Please forgive me.
For this one column, I am going to leave aside the foibles and shenanigans of the Lafourche Parish president, the Louisiana Legislature or any of the other frequent and fairly easy targets you might be used to seeing in the space.
There won’t be any discussion of the upcoming elections (though I do encourage you to learn as much as you can about the proposed constitutional amendments and other matters of public concern that will be decided in the coming weeks).
Instead, I want to talk to you about Mexico.
No, I won’t bore you with my take on the hurricane that swept through our southern neighbor on its way north earlier this week.
And I won’t speak much – for now, at least – on the caravan of people making its way through Mexico.
I won’t do more than mention the fact that one seems as scary as the other to the xenophobic sons and daughters of immigrants who now jealously guard their inherited American-ness.
I do have to take brief note of the melting pot, the nation of immigrants, built and strengthened by a regular influx of the huddled masses who came from around the globe to build a better life and in the course of so doing made our nation better.
Now, ironically, that nation seeks to wall itself off from outsiders, imposing tariffs and shutting down borders, separating families and threatening deportation – all in the service of the forces of hatred and bigotry.
Anyway, this column isn’t about any of those things. While America was haunted by the specter of a couple of thousand people coming this way, my wife and I headed that way. We went south, to the Riviera Maya. We weren’t on any sort of diplomatic or humanitarian mission; we just wanted a few days of sun and fun with a handful of close friends.
The 10 of us left New Orleans last week, travelled north to Atlanta, then south to Cancun. There we boarded a bus and headed south once more. We arrived at our oasis among the palm trees – a place filled with bars, restaurants, pools and beaches.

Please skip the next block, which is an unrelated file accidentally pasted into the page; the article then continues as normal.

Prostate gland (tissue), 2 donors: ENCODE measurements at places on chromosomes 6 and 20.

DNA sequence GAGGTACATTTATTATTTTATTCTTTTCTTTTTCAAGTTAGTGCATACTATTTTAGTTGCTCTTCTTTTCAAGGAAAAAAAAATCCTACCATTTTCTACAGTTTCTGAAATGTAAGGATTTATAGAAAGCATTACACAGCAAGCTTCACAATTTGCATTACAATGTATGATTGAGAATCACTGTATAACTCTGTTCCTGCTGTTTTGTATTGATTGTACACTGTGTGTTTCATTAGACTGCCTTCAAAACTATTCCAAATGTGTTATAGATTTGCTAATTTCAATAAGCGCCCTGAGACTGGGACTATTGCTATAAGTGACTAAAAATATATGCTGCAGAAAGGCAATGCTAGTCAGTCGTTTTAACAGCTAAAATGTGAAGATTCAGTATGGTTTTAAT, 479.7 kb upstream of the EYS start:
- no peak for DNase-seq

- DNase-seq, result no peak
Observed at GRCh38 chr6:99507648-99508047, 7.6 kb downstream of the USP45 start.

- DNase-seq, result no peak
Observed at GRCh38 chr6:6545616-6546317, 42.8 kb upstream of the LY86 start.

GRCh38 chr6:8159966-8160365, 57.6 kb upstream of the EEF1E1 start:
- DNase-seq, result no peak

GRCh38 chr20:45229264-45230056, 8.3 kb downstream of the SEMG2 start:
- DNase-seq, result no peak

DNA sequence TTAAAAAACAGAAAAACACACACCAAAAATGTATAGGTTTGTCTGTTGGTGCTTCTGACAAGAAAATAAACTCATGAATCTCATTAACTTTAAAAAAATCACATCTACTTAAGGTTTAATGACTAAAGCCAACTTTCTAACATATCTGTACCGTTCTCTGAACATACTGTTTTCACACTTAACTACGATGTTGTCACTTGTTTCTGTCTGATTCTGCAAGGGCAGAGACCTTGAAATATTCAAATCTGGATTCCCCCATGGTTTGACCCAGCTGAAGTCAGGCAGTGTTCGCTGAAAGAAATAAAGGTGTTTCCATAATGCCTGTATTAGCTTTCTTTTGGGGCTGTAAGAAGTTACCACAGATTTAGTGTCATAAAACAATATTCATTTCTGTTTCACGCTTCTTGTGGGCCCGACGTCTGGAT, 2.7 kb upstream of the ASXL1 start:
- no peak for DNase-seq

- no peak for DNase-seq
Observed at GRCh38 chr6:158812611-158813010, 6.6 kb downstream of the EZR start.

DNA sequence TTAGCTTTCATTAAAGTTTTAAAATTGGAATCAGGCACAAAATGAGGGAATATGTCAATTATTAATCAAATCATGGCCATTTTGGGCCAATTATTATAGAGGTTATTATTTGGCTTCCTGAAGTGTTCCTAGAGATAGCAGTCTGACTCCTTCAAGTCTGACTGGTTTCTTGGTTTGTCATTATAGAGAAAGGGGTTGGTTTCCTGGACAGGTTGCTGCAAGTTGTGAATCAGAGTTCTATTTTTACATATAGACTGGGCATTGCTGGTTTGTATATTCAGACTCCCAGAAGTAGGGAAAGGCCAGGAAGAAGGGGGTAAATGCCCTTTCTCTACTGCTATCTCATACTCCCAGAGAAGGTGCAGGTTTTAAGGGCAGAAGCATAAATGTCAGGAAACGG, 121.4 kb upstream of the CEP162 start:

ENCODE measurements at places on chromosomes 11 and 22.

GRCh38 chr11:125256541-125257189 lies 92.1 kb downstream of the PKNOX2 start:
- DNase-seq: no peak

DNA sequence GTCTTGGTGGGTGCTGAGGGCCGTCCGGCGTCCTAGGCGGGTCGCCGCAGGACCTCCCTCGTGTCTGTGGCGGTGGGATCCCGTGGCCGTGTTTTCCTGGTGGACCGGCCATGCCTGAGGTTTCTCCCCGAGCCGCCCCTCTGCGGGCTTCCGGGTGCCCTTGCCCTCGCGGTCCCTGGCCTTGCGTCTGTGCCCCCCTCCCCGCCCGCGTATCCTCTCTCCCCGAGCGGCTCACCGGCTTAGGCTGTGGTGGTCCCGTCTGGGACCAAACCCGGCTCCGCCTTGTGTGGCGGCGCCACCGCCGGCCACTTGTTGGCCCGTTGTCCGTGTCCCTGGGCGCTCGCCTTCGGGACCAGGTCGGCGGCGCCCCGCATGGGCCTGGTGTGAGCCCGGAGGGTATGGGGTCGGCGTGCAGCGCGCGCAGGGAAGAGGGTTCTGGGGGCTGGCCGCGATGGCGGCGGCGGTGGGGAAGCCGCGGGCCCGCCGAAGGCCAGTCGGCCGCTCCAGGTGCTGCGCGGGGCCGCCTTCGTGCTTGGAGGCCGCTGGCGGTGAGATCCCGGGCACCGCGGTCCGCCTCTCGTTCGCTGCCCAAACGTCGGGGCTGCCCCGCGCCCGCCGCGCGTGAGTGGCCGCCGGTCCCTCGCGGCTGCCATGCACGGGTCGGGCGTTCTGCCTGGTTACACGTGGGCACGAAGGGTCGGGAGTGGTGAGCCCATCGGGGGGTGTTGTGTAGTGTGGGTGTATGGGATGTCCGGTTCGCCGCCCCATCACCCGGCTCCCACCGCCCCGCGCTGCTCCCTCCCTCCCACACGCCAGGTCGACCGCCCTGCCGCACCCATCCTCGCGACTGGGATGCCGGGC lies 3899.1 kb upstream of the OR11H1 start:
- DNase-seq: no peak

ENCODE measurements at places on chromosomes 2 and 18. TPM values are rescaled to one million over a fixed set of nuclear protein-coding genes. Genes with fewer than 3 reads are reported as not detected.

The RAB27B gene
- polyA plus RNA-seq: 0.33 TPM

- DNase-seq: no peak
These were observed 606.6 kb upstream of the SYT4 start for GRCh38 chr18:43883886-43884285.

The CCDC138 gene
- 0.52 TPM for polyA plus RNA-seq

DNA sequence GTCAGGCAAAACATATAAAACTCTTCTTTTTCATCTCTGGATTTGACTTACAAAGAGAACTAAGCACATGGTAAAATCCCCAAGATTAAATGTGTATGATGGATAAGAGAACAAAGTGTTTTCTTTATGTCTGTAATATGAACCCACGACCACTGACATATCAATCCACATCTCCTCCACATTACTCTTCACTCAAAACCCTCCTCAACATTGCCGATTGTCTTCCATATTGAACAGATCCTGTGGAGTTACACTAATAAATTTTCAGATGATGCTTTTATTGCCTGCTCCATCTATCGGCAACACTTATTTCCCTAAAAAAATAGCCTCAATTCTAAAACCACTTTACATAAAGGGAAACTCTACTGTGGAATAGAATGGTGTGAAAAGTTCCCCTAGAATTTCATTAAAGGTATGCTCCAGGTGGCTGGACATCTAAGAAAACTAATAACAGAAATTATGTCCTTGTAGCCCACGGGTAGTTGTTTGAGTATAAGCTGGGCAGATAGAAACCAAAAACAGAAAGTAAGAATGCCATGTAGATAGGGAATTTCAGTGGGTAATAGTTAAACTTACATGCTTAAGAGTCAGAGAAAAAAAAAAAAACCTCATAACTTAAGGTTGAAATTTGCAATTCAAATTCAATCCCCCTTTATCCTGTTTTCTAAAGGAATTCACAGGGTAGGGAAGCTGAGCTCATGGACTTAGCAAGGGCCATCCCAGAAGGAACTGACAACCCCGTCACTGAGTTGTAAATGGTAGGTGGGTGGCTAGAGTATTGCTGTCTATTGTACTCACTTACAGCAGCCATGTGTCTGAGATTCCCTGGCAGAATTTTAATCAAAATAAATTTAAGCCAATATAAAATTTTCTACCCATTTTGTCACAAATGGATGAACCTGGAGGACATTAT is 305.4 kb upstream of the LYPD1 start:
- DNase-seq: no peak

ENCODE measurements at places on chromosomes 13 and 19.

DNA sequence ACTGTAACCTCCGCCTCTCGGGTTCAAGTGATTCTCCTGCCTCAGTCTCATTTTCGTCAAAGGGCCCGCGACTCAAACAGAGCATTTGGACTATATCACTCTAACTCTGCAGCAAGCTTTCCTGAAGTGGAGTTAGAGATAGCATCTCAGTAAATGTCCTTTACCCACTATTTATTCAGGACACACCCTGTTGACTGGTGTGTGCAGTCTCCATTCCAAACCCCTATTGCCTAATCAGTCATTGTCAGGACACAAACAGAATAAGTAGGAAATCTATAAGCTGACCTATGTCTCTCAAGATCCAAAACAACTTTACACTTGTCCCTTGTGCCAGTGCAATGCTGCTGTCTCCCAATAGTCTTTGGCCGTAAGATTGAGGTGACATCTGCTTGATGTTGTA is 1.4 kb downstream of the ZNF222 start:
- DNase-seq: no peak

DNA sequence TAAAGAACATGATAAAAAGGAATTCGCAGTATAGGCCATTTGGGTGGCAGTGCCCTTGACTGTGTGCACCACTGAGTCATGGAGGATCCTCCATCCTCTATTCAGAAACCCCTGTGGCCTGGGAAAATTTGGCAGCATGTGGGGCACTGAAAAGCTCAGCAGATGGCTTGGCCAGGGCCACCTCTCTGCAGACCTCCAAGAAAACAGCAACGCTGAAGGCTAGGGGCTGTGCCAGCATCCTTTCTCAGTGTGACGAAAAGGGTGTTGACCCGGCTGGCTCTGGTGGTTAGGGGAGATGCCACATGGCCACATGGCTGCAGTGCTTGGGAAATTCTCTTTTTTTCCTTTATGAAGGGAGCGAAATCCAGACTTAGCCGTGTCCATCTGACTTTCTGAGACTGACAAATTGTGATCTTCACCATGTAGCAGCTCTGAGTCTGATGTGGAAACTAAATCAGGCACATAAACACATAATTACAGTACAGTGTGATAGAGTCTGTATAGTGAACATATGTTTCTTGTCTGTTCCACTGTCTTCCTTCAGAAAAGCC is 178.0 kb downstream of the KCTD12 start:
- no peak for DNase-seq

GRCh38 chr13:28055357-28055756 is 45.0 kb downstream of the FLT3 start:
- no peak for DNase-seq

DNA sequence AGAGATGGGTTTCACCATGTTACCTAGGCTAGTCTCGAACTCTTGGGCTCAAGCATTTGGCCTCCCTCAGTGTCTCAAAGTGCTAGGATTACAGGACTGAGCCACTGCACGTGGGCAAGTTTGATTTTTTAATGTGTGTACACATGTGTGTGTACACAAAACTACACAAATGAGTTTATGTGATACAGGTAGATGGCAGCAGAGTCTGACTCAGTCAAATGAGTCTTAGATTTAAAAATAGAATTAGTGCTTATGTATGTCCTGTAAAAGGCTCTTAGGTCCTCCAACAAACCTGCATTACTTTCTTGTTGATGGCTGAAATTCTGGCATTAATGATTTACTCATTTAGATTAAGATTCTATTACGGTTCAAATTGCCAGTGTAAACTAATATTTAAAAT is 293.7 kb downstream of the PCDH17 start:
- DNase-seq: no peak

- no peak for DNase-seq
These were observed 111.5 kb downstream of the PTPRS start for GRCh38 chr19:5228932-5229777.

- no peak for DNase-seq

We had a few days of rain, but the same sort of weather we would have had right here in south Louisiana.
The people whose ancestors came, often impoverished, to this continent from Ireland, Sicily, Germany, England, France and just about everywhere else found ourselves being treated to the best food and service this resort could muster.
My wife and I had worried briefly about the rare negative reviews we found online as we researched our destination. But after nearly a week in its care, we determined that those who left there unhappy had no doubt arrived that way as well and would have been equally miserable anywhere.
We, on the other hand, reveled in the plentiful provisions and friendly service, as well as the company of our friends and of each other.
It was a great get-away, one that was overdue. Tammy and I hadn’t taken a trip together for far too long, and this was a wonderful way to break the trend.
As great as it was to get to the resort that allowed us such a nice time, it was equally sad to part with it – though we both agreed it was nice to get back to our own humble home Tuesday night.
It will take a few days to get used to having to get our own food and drinks. But we’ll just be anticipating the next trip south. I just hope Mexico doesn’t build a wall to keep out the people who made more than their fair use of the all-inclusive resort.
-- Editorial Page Editor Michael Gorman can be reached at 448-7612 or email@example.com. Follow him on Twitter @mikegormanla.